Teams in need of explosive playmakers on the perimeter will have plenty of options to choose from in the 2013 class. The group is loaded with big, physical pass catchers with the ability to thrive as No. 1 receivers. Allen missed the last part of the season with a knee injury, but he is the most complete receiver in the draft, boasting a rock-solid all-around game with impressive physical tools. Patterson was arguably the most explosive receiver in college football in his only season at the major college level. He scored touchdowns in four different ways (receiving, rushing, punt and kick returns), while displaying enticing skills with the ball in his hands.

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Tight end

1) Zach Ertz, Stanford
2) Tyler Eifert, Notre Dame
3) Gavin Escobar, San Diego State
4) Jordan Reed, Florida
5) Travis Kelce, Cincinnati

In the mix: Dion Sims, Michigan State; Ryan Otten, San Jose State; Michael Williams, Alabama.

The tight end position has become the spot where NFL teams seek to create mismatches in the passing game. With offensive coordinators seeking versatile athletes to man the position, the 2013 class offers plenty of options for teams looking to find difference makers over the middle of the field. Ertz is at the top of the list with his big body and soft hands. He has the capacity to stretch the field on vertical routes, but is also adept at working the underneath areas of the field. Escobar is underrated at this point, but scouts have been buzzing about his immense talent and potential. Expect him to rise up the charts after coaches and scouts get a closer look at him at the combine.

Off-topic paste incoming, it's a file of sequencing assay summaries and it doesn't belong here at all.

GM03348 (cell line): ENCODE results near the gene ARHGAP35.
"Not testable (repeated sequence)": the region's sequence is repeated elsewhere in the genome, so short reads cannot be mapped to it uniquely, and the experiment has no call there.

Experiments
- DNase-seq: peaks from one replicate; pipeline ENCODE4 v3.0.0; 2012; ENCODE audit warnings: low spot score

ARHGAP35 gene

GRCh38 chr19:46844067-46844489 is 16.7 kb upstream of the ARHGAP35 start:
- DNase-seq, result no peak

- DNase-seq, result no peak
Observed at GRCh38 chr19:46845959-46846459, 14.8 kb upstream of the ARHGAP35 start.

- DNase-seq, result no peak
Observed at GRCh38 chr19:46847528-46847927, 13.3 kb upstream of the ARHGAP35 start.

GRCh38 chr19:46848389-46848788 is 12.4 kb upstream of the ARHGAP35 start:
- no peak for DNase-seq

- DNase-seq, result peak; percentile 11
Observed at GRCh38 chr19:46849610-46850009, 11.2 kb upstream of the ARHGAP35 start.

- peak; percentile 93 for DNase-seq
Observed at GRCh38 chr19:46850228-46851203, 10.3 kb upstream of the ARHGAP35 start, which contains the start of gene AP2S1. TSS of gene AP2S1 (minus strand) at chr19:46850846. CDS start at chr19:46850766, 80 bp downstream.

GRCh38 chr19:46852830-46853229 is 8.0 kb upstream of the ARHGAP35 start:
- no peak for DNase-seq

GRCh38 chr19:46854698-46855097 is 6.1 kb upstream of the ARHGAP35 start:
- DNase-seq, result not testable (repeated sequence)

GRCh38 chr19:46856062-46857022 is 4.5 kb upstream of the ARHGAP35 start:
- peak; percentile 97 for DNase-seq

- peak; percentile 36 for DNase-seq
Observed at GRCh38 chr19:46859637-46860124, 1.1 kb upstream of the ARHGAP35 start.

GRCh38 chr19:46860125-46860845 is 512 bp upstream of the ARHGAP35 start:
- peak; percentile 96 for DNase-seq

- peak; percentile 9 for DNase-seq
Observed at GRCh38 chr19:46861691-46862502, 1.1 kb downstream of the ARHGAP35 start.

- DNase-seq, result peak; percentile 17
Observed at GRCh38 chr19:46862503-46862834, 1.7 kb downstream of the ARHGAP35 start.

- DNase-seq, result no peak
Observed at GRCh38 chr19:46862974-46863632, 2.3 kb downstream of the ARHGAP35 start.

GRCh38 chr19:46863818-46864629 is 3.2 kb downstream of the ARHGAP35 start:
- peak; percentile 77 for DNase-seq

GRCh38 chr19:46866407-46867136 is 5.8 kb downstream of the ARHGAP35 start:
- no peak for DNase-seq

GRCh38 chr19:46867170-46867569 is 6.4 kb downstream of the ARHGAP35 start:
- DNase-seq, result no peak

Offensive tackle

1) Luke Joeckel, Texas A&M
2) Eric Fisher, Central Michigan
3) Lane Johnson, Oklahoma
4) D.J. Fluker, Alabama
5) Kyle Long, Oregon

In the mix: Oday Aboushi, Virginia; Dallas Thomas, Tennessee; Menelik Watson, Florida State.

Franchise-caliber offensive tackles are still valued at a premium. Joeckel is a Pro Bowler waiting to happen with his exceptional footwork and athleticism. He is not only the best tackle prospect in the draft, but there are some scouts who believe he's the best overall player in the 2013 class. Fisher earned rave reviews for his performance in the Senior Bowl. In fact, he was so dominant in Mobile, Ala., that some view him as a potential top-10 pick.

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Centers/Guards

1) Chance Warmack, Alabama
2) Jonathan Cooper, North Carolina
3) Barrett Jones, Alabama
4) Justin Pugh, Syracuse
5) Travis Frederick, Wisconsin

In the mix: Larry Warford, Kentucky; Khaled Holmes, USC; Brian Winters, Kent State.

Offensive guards aren't typically coveted in the early rounds, but the 2013 class features a few special players in this area. Warmack and Cooper are game changers on the interior; scouts can't stop raving about their ability to dominate the middle of the line. Warmack, in particular, is a sturdy blocker with the size, strength and power to move defenders off the ball. Cooper is surprisingly athletic for his size, but also displays the strength and power to excel as a drive blocker.

Click here for the top five prospects at each defensive position.

Follow Bucky Brooks on Twitter @BuckyBrooks.